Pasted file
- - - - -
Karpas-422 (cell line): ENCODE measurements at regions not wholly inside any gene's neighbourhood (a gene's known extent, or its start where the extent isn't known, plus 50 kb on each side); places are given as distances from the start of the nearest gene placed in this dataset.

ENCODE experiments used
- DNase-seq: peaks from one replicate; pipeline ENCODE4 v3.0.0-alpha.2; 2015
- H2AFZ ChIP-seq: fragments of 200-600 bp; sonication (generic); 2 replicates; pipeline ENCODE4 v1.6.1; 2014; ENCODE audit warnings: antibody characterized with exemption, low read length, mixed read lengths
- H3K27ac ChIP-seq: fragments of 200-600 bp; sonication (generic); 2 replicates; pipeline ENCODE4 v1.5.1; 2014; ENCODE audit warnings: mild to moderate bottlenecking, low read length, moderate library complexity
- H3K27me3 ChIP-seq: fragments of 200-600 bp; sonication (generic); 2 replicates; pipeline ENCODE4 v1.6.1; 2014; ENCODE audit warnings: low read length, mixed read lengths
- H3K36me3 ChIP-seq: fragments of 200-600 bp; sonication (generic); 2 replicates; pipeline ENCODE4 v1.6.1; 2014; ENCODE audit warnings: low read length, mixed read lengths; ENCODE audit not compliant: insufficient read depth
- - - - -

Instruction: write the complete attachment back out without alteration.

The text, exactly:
Karpas-422 (cell line): ENCODE measurements at regions not wholly inside any gene's neighbourhood (a gene's known extent, or its start where the extent isn't known, plus 50 kb on each side); places are given as distances from the start of the nearest gene placed in this dataset.

ENCODE experiments used
- DNase-seq: peaks from one replicate; pipeline ENCODE4 v3.0.0-alpha.2; 2015
- H2AFZ ChIP-seq: fragments of 200-600 bp; sonication (generic); 2 replicates; pipeline ENCODE4 v1.6.1; 2014; ENCODE audit warnings: antibody characterized with exemption, low read length, mixed read lengths
- H3K27ac ChIP-seq: fragments of 200-600 bp; sonication (generic); 2 replicates; pipeline ENCODE4 v1.5.1; 2014; ENCODE audit warnings: mild to moderate bottlenecking, low read length, moderate library complexity
- H3K27me3 ChIP-seq: fragments of 200-600 bp; sonication (generic); 2 replicates; pipeline ENCODE4 v1.6.1; 2014; ENCODE audit warnings: low read length, mixed read lengths
- H3K36me3 ChIP-seq: fragments of 200-600 bp; sonication (generic); 2 replicates; pipeline ENCODE4 v1.6.1; 2014; ENCODE audit warnings: low read length, mixed read lengths; ENCODE audit not compliant: insufficient read depth